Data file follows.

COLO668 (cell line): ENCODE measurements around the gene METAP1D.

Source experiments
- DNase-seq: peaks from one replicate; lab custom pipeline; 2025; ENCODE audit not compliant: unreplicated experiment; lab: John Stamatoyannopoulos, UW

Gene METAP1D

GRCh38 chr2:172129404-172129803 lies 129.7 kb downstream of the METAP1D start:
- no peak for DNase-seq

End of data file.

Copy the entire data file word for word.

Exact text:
COLO668 (cell line): ENCODE measurements around the gene METAP1D.

Source experiments
- DNase-seq: peaks from one replicate; lab custom pipeline; 2025; ENCODE audit not compliant: unreplicated experiment; lab: John Stamatoyannopoulos, UW

Gene METAP1D

GRCh38 chr2:172129404-172129803 lies 129.7 kb downstream of the METAP1D start:
- no peak for DNase-seq